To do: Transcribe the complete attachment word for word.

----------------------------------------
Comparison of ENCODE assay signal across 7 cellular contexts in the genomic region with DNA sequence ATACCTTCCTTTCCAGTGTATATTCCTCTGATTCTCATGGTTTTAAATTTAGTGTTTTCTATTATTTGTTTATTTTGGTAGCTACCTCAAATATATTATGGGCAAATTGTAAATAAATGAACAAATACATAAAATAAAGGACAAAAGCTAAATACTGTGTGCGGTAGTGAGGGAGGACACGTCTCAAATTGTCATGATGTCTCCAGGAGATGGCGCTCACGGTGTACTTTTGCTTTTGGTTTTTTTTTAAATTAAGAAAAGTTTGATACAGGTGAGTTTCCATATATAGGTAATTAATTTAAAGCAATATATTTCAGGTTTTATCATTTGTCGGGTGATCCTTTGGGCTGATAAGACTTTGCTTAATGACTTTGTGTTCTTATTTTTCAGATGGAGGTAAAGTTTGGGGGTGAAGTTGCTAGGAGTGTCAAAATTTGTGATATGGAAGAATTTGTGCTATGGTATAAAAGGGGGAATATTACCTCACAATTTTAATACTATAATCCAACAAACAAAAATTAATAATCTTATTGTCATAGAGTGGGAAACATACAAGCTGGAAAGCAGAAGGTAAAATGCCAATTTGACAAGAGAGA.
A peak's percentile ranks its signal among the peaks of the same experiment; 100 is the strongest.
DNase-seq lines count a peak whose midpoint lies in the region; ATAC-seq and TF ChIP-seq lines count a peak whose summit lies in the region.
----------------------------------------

Comparison of ENCODE assay signal across 7 cellular contexts in the genomic region with DNA sequence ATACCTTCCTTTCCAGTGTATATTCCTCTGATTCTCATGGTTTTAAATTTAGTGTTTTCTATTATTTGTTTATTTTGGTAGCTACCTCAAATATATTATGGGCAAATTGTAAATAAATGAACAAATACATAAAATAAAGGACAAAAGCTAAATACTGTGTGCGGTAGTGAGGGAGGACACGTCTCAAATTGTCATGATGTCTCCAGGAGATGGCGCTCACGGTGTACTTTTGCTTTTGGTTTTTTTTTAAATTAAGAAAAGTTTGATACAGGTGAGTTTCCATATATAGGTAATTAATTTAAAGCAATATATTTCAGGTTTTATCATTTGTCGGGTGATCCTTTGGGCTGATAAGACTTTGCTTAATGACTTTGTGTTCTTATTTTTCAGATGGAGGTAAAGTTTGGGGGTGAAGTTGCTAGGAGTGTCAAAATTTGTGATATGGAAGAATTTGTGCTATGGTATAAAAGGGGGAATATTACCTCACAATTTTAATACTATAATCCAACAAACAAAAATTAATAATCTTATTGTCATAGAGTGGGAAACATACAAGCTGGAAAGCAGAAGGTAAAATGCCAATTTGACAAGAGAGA.
A peak's percentile ranks its signal among the peaks of the same experiment; 100 is the strongest.
DNase-seq lines count a peak whose midpoint lies in the region; ATAC-seq and TF ChIP-seq lines count a peak whose summit lies in the region.